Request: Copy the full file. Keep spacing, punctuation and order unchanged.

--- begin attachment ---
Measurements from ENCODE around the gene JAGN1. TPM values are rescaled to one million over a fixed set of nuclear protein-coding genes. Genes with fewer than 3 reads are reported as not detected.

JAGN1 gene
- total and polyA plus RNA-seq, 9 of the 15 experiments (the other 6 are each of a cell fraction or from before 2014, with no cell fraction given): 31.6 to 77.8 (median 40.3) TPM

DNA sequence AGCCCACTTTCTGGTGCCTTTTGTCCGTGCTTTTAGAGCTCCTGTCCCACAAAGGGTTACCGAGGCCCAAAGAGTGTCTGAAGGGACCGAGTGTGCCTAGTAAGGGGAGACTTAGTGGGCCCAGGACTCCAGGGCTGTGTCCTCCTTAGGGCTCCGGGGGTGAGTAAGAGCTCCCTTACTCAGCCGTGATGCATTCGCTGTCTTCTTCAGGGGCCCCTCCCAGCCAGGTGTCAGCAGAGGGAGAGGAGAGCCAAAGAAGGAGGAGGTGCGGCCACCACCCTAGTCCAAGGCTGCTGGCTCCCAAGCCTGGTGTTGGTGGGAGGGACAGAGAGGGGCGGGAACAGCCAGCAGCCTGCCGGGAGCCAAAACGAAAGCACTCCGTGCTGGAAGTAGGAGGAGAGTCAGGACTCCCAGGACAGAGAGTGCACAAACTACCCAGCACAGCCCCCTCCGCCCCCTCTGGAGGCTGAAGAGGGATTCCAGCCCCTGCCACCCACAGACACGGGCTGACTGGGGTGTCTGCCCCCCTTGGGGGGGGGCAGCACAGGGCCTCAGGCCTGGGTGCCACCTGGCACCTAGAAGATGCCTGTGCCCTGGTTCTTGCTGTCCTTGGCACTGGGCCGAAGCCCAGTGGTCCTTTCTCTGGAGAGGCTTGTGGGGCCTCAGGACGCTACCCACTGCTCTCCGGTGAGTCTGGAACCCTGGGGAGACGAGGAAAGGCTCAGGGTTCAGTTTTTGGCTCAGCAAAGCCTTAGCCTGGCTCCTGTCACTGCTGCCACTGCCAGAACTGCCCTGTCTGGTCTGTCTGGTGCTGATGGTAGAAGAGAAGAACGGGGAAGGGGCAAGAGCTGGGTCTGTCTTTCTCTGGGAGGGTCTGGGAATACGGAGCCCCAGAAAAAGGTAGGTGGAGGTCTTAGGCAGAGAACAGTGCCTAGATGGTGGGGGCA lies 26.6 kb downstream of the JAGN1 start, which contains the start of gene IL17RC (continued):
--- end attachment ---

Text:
Measurements from ENCODE around the gene JAGN1. TPM values are rescaled to one million over a fixed set of nuclear protein-coding genes. Genes with fewer than 3 reads are reported as not detected.

JAGN1 gene
- total and polyA plus RNA-seq, 9 of the 15 experiments (the other 6 are each of a cell fraction or from before 2014, with no cell fraction given): 31.6 to 77.8 (median 40.3) TPM

DNA sequence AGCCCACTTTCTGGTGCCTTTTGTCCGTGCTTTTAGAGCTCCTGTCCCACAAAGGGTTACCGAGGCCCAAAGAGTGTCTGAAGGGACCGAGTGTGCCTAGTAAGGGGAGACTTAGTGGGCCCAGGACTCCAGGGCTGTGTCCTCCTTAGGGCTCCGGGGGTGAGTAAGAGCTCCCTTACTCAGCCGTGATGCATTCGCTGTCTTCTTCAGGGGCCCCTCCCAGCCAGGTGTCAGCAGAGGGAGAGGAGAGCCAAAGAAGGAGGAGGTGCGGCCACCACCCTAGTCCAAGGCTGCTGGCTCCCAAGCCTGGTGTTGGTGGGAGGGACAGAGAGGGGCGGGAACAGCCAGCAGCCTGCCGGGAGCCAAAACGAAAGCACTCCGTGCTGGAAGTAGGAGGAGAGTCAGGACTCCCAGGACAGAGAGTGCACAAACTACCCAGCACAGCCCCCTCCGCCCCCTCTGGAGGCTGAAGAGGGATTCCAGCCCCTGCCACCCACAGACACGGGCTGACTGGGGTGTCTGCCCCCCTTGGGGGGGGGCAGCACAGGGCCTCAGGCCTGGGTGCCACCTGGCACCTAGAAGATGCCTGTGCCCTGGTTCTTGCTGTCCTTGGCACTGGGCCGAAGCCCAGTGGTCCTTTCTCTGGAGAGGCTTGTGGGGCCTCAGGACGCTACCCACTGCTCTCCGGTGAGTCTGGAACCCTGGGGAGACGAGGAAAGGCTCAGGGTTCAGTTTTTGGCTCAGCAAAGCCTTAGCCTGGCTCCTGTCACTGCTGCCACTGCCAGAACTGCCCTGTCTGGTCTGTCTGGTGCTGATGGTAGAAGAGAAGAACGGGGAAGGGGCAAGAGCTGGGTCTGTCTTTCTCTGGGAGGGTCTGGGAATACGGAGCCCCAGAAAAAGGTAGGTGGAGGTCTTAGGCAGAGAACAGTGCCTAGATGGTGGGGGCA lies 26.6 kb downstream of the JAGN1 start, which contains the start of gene IL17RC (continued):